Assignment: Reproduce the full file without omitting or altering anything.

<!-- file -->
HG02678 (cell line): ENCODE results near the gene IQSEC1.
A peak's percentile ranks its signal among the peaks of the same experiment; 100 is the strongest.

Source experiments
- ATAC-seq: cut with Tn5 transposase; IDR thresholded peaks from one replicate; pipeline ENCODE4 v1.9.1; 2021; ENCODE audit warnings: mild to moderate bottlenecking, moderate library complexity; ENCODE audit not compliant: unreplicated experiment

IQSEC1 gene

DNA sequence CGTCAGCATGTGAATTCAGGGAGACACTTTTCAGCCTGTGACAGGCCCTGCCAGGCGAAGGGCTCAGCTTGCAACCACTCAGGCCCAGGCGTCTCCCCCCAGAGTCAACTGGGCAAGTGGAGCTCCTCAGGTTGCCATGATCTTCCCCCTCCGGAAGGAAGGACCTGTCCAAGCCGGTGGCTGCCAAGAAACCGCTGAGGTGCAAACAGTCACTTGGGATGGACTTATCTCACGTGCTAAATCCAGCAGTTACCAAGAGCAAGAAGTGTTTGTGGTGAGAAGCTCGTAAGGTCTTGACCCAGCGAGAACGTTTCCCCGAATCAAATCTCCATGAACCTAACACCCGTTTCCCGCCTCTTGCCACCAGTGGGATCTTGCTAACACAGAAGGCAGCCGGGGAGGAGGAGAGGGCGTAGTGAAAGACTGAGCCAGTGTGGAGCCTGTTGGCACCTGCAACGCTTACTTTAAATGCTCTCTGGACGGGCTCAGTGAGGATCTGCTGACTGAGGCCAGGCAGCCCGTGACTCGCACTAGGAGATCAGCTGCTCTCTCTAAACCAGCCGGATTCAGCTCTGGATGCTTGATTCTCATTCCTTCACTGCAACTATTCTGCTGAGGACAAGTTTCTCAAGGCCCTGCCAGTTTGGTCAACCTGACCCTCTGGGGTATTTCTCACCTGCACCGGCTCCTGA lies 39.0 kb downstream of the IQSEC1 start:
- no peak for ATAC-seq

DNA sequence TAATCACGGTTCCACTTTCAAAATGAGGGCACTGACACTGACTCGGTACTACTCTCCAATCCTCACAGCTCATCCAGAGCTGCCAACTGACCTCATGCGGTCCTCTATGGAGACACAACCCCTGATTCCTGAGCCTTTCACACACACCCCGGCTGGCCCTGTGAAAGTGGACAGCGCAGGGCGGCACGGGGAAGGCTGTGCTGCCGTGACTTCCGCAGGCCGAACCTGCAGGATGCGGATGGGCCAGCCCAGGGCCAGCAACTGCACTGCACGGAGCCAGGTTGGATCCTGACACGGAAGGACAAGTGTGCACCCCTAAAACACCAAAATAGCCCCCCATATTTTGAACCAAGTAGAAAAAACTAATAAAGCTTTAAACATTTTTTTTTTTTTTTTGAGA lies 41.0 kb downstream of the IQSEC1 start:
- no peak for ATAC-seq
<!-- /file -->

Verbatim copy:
HG02678 (cell line): ENCODE results near the gene IQSEC1.
A peak's percentile ranks its signal among the peaks of the same experiment; 100 is the strongest.

Source experiments
- ATAC-seq: cut with Tn5 transposase; IDR thresholded peaks from one replicate; pipeline ENCODE4 v1.9.1; 2021; ENCODE audit warnings: mild to moderate bottlenecking, moderate library complexity; ENCODE audit not compliant: unreplicated experiment

IQSEC1 gene

DNA sequence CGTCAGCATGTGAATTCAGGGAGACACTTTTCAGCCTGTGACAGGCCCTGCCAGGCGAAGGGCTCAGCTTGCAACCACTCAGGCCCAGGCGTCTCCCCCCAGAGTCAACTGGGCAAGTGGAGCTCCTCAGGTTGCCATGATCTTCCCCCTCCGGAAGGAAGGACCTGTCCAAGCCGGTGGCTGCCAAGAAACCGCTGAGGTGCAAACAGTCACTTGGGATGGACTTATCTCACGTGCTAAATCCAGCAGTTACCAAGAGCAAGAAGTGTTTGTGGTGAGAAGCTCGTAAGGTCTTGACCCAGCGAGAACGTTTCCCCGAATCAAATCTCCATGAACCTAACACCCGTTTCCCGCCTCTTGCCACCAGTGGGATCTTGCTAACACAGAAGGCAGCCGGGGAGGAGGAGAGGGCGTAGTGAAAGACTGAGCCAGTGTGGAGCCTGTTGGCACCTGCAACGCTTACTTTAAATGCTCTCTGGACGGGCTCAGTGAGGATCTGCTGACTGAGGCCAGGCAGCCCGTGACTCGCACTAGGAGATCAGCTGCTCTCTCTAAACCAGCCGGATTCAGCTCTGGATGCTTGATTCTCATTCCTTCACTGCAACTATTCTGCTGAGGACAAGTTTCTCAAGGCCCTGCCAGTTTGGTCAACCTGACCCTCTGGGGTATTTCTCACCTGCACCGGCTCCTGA lies 39.0 kb downstream of the IQSEC1 start:
- no peak for ATAC-seq

DNA sequence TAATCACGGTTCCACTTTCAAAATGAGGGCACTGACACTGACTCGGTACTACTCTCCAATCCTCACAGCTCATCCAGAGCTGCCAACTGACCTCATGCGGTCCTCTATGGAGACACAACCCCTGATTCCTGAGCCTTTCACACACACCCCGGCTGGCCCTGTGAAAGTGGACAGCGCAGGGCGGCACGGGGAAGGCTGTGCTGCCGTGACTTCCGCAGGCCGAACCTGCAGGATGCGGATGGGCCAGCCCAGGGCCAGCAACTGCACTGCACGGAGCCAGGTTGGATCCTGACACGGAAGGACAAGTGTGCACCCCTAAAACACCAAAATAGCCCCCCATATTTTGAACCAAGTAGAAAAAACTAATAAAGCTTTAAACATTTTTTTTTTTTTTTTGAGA lies 41.0 kb downstream of the IQSEC1 start:
- no peak for ATAC-seq